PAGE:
Bradbury's Book People are the equivalent of a literary Noah's Ark, living repositories relying on the oral tradition that preceded bound books to safeguard works of cultural significance. And they are far from fictional characters.
The Internet Archive, a non-profit digital library with the Wikipedian mission of "universal access to all knowledge," has offered free storage and access to digitized music, movies, websites and nearly three million public domain books since 1996. In May, the Archive turned its focus offline, towards the preservation of physical reading materials. The aptly-named Physical Archive to the Internet Archive, a prototype facility devoted to the long-term preservation of physical records, launched last Sunday in Richmond, California. Materials are stored in 40-foot shipping containers, modified for secure and individually controllable environments of 50 or 60 degrees Fahrenheit and 30 percent relative humidity and designed to keep out undesirable pests.
On the Internet Archive's blog, founder Brewster Kahle compares
the Physical Archive to the Svalbard Global Seed Vault as "an authoritative and safe version of crops we are growing." Saving physical copies of digitized books might at least be seen in a similar light as an authoritative and safe copy that may be called upon in the future:
Digital technologies are changing both how library materials are accessed and increasingly how library materials are preserved. After the Internet Archive digitizes a book from a library in order to provide free public access to people world-wide, these books go back on the shelves of the library. We noticed an increasing number of books from these libraries moving books to "off site repositories" (1 2 3 4) to make space in central buildings for more meeting spaces and work spaces. These repositories have filled quickly and sometimes prompt the de-accessioning of books. A library that would prefer to not be named was found to be thinning their collections and throwing out books based on what had been digitized by Google. While we understand the need to manage physical holdings, we believe this should be done thoughtfully and well.
Two of the corporations involved in major book scanning have sawed off the bindings of modern books to speed the digitizing process. Many have a negative visceral reaction to the "butchering" of books, but is this a reasonable reaction?
While no crushing yoke of political censorship or governmental censorship has made literature and criticism a dying medium, physical books are running into trouble in the digital age. A recent report by the Online Computer Library Center (OCLC) recently reaffirmed what any casual Internet observer recognizes as fact: that information-seeking behavior is constrained by the convenience of tracking down resources. A Google-generation untrained in the art of deep archival research is likely to have less patience in tracking down that hard-to-find translation of Dutch jurist Hugo Grotius' De Jure Belli ac Pacis should a digitized scrape of the tome not appear in the first few pages of Google or JSTOR results. And as demand for physical books drops, so does usage: thousands of books spend hours, untouched and unread, in musty basements. Atlantic correspondent Yoni Applebaum noted a new trend towards "deaccessioning" of newspapers -- the transferring of newsprint to microfilm -- in 2001, along with an unintended consequence:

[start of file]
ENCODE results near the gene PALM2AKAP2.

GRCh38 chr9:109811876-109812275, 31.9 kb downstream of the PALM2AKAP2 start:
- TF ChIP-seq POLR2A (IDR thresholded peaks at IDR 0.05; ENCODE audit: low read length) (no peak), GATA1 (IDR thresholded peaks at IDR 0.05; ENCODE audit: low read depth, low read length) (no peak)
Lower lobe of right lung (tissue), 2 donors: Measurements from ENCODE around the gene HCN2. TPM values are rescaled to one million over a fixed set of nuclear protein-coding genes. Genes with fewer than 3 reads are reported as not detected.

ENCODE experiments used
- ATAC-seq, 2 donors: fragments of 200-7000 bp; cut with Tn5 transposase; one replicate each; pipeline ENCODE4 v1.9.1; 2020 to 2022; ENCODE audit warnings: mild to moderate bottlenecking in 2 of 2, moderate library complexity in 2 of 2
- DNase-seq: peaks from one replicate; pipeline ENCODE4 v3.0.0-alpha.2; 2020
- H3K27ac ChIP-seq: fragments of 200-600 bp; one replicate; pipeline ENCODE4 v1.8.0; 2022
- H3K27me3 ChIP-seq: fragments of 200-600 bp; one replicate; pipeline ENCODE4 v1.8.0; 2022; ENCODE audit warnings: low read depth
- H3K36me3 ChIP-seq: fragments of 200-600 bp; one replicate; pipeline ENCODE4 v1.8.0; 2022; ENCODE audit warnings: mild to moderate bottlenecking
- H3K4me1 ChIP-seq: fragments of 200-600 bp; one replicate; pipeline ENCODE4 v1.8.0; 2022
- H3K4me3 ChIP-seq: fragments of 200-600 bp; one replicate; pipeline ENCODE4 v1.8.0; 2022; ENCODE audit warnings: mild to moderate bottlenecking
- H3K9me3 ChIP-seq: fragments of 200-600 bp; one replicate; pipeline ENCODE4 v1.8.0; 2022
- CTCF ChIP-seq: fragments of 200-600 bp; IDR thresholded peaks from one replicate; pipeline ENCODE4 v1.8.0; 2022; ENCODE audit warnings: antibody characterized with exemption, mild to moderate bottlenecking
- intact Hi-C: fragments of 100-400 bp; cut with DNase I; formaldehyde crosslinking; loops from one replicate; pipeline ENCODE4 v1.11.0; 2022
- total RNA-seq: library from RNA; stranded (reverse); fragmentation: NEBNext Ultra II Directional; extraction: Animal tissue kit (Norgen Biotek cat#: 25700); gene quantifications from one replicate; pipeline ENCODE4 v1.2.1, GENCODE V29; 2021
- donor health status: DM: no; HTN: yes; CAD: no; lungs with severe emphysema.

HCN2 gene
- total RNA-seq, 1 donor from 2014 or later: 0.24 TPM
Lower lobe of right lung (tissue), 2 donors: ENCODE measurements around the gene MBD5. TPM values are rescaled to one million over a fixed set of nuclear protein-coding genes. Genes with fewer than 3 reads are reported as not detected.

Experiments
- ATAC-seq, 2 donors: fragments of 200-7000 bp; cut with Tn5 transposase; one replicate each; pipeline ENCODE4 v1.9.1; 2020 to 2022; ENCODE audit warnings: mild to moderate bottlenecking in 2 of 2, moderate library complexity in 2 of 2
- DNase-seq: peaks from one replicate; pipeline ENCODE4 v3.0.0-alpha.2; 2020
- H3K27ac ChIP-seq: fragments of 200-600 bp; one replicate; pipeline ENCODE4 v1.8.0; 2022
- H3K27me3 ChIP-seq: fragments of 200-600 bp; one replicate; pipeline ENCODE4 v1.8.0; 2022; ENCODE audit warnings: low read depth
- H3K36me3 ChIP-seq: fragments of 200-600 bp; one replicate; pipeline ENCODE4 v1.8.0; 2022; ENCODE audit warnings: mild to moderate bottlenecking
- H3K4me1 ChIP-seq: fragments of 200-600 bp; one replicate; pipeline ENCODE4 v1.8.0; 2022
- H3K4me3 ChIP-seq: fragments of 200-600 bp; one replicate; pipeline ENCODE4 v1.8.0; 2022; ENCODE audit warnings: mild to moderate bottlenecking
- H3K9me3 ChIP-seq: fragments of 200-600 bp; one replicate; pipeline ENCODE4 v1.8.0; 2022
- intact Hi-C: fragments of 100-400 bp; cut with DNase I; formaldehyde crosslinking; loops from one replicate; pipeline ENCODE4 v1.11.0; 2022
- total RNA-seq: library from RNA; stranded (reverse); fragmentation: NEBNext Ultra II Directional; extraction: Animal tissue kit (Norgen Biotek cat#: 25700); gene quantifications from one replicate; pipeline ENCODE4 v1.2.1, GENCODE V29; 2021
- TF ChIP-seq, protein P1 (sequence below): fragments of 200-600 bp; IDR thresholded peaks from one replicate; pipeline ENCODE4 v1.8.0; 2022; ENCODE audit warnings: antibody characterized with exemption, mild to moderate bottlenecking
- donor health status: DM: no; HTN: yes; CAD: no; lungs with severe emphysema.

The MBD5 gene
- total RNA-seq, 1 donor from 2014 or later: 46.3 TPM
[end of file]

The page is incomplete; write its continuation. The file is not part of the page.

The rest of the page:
In 1997, Columbia celebrated his 150th birthday with Joseph Pulitzer Day, complete with cake and speeches. Our library houses a significant portion of his papers, including an extensive collection of documents relating to the World.
If you go to Butler Library, you may search the shelves for hours, but you will not find the New York World. Gone are the bound volumes, preserving the faded newsprint upon which Pulitzer's fame and fortune were founded. No more are the beautiful color advertisements, the full-page illustrations in a dozen fantastic shades, and the promotional inserts on hard stock. They were "deaccessioned," in the technical jargon of the library trade, and replaced with grainy black-and-white images on microfilm. A half-million pages of newsprint were discarded for a few drawers of film in small cardboard boxes.
Columbia was hardly the only library to junk its newspapers. In fact, almost every major research library in America did the same. Along with them went nearly a million books, all destroyed in the name of preservation.
While reams of microfilm have been replaced by crowded avenues of servers, the principle remains the same: as the written word moves online and print libraries are in lesser demand, the economic incentives to preserve and maintains extensive collections wane.